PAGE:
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Pat Lynch – Thunder Gatti’s Lynchpin

BY Robert Mladinich ON December 08, 2005
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Pat Lynch has never had any shortage of entrepreneurial zeal. At the age of 22 he started his own ticket-selling agency, which he still owns today at the age of 47. As a hobby, he became involved with Marc Roberts and the Newark, New Jersey-based Triple Threat boxing organization in the late eighties.

Not long afterwards, he signed future junior middleweight title challenger Joe Gatti to a managerial contract. Gatti, who originally hailed from Montreal, was living and training with Panama Lewis in Jersey City. 

“I started out as an investor and wound up becoming a manager,” Lynch said. “At the time I signed Joe, he was the chief sparring partner for Matthew Hilton, who was training for a [1990] fight with [WBO middleweight champion] Doug DeWitt.”

Gatti told Lynch about his younger brother, Arturo, who was back home in Canada roaring through one amateur tournament after another. Lynch arranged for the teenaged Arturo to come to New Jersey, where he signed him to a professional contract. They have been together – through the best and worst of times – ever since.

“I became very close with Arturo very quickly,” Lynch said. “When I watch him fight, it is like I am watching my son. Sometimes it is very hard on my wife. He is the godfather to our youngest daughter and is very much a part of our family.”

Things were not always so intense in the lives of Lynch and Gatti. In the early days of Gatti’s career he was a sensational boxer – who also happened to have a debilitating punch. In another words, he was able to knock out opponents without taking a beating in the process. That was apparent from the start.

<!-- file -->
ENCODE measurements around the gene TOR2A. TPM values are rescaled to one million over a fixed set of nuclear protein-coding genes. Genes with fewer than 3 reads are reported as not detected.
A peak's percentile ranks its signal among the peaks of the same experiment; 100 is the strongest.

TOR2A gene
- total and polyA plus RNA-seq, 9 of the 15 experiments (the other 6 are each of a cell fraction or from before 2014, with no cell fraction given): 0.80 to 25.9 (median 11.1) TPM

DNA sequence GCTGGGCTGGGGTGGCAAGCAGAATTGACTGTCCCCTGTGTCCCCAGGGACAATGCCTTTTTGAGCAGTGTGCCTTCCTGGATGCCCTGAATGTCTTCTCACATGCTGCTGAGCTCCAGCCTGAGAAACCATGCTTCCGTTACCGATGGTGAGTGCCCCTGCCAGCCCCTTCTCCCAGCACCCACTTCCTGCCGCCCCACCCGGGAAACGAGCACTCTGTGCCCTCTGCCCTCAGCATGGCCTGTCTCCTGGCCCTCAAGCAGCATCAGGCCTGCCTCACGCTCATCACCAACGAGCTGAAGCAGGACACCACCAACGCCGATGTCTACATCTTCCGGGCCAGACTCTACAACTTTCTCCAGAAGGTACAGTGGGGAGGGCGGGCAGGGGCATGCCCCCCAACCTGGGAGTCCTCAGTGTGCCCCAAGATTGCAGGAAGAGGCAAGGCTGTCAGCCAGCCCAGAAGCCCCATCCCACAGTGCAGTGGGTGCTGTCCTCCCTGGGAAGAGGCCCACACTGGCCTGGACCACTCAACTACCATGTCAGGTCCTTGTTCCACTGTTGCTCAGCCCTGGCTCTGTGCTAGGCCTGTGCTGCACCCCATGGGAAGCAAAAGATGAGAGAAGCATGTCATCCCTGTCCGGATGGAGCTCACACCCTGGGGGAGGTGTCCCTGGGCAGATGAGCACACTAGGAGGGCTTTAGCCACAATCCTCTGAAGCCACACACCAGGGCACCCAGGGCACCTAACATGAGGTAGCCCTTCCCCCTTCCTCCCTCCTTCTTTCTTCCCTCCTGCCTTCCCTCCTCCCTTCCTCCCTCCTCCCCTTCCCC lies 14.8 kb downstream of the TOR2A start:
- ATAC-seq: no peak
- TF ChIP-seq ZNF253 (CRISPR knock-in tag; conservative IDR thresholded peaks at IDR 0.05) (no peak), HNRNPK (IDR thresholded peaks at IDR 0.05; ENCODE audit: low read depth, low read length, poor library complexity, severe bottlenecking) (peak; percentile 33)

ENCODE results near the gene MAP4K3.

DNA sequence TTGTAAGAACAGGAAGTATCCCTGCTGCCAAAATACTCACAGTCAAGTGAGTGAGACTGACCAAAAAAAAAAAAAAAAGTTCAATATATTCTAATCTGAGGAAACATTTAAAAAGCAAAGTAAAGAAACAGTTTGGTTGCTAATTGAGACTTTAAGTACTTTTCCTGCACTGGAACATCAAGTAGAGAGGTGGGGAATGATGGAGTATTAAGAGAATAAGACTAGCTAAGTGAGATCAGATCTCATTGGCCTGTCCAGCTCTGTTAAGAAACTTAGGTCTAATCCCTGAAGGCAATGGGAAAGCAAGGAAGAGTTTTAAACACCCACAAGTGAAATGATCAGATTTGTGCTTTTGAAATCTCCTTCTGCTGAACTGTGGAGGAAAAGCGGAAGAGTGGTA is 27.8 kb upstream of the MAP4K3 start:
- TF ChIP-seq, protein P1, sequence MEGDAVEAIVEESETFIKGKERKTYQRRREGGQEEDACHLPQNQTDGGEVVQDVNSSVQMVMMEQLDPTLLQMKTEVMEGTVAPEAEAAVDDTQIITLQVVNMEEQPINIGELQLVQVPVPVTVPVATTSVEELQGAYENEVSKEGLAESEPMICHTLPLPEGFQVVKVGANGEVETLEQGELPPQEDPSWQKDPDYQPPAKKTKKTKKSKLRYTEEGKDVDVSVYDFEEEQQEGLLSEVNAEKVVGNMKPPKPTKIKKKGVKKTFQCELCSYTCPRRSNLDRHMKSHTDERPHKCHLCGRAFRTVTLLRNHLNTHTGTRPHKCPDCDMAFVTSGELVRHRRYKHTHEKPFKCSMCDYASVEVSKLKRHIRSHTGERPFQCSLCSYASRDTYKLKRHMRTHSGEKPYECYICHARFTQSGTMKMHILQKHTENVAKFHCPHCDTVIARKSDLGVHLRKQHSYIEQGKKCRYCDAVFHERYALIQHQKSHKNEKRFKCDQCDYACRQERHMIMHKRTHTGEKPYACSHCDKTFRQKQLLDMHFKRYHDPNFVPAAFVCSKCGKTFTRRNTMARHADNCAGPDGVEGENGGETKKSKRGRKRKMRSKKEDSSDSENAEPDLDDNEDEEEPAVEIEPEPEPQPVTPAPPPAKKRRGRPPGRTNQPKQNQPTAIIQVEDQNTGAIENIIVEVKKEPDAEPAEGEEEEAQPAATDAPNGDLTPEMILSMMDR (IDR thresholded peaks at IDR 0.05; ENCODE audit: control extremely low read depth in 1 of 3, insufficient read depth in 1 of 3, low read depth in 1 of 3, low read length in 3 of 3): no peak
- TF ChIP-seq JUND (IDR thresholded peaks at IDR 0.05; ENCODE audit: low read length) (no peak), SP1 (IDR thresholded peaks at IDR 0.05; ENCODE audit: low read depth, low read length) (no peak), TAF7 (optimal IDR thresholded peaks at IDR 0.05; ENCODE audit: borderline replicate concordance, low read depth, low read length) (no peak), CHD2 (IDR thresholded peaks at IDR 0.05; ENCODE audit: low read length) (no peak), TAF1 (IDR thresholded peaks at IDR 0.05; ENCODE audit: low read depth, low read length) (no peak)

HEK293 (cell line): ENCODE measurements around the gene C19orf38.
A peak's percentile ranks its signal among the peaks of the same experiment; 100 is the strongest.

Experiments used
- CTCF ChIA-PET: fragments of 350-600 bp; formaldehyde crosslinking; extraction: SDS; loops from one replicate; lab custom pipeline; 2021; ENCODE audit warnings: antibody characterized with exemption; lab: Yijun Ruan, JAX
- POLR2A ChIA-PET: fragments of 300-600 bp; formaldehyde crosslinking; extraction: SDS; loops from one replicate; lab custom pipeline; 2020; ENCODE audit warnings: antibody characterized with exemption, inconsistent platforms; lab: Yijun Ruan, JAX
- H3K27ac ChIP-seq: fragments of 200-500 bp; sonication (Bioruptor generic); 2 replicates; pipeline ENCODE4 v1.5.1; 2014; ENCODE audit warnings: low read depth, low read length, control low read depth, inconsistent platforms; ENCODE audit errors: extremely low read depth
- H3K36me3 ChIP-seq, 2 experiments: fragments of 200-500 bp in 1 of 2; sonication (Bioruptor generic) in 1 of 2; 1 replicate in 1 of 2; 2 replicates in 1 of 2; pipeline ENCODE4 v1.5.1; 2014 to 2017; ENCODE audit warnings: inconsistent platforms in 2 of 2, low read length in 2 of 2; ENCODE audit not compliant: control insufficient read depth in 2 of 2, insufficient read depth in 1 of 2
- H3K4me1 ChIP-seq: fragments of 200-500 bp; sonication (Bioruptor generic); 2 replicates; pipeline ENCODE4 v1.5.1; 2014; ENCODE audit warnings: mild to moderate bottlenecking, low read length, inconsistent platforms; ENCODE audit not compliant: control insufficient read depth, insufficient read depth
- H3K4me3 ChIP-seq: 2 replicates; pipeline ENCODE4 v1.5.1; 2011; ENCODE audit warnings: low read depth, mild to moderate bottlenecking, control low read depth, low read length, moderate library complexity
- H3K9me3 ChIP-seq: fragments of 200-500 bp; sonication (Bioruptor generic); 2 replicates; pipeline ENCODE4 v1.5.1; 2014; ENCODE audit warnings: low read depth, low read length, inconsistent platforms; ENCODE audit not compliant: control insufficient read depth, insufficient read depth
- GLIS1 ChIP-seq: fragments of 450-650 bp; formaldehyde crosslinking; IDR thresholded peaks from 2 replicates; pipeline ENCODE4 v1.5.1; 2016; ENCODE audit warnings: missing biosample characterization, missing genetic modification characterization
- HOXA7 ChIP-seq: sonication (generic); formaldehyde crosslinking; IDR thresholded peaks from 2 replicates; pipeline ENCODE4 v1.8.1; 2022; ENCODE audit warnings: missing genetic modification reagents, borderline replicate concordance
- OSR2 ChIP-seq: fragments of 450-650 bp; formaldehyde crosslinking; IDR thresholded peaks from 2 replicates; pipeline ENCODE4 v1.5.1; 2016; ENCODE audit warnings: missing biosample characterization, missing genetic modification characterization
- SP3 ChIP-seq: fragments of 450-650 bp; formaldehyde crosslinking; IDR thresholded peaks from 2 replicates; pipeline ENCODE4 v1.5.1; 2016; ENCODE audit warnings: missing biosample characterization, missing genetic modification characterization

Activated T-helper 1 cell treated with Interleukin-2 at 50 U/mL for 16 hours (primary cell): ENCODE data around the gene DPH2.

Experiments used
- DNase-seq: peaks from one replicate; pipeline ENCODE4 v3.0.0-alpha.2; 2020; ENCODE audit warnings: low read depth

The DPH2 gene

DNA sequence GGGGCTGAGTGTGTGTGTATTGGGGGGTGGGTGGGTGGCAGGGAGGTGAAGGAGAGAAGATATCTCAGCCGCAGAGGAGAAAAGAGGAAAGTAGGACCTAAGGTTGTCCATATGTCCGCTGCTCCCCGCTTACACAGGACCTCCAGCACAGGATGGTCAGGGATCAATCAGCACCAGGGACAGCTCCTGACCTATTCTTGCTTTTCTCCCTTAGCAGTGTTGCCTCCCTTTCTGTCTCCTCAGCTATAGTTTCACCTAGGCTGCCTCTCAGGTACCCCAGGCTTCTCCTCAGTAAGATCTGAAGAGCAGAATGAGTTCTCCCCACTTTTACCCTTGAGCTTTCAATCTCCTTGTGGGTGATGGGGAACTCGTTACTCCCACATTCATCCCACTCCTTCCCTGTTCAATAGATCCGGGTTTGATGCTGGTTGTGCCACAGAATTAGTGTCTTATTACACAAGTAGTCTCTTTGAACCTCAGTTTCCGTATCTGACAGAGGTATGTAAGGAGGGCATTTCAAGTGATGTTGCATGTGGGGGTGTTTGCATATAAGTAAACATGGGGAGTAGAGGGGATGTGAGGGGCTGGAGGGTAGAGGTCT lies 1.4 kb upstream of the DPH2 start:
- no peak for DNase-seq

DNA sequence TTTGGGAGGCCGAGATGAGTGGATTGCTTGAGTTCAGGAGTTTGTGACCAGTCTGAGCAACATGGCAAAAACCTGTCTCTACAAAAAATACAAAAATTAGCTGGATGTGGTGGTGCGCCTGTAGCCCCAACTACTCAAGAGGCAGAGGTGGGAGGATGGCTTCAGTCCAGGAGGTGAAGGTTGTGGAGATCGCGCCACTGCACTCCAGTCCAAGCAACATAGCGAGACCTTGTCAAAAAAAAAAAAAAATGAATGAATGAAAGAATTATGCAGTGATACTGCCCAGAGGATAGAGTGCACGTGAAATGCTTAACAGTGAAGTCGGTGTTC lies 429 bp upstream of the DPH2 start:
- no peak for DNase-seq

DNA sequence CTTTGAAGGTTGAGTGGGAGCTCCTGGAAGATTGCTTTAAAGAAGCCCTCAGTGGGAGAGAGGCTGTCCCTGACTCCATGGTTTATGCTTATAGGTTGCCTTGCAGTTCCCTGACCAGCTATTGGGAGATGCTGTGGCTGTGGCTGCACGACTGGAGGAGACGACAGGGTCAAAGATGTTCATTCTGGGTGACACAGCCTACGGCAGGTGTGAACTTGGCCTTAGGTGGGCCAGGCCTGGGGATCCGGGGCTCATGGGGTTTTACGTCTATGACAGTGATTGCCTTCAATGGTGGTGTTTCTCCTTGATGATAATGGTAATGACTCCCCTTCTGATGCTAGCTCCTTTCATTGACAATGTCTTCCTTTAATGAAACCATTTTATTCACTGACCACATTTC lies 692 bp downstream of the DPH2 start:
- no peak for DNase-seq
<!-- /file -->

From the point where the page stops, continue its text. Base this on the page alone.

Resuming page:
“Arturo won his pro debut [in June 1991], and then got a swing bout on the USA Network where he knocked his opponent out in 19 seconds,” Lynch said. “The fight was at the Blue Horizon and it set a Pennsylvania record. It made all the news stations.”

In his next fight Gatti took on Richard DeJesus, who was undefeated in one fight, at the Robert Treat Hotel in Newark. Promoter J. Russell Peltz warned Lynch beforehand that Gatti was being matched tough. Others even suggested that Lynch pull out of the fight because DeJesus had such a tremendous amateur background.

“The fight was on the old New York SportsChannel and even [commentator] Teddy Atlas thought we were taking a big risk,” Lynch said. “I mentioned it to Arturo and he said, ‘If I can’t knock out DeJesus, I’ll never be a world champion.’ He stopped DeJesus in 32 seconds.” (Boxrec.com states that the fight was stopped in 28 seconds.)

As they returned to the dressing room, Lynch saw Dino Duva, who was then involved in promoting Gatti, taking three steps at a time. Then Lou Duva came rushing excitedly into the room. “I knew then and there that we had someone special,” Lynch said.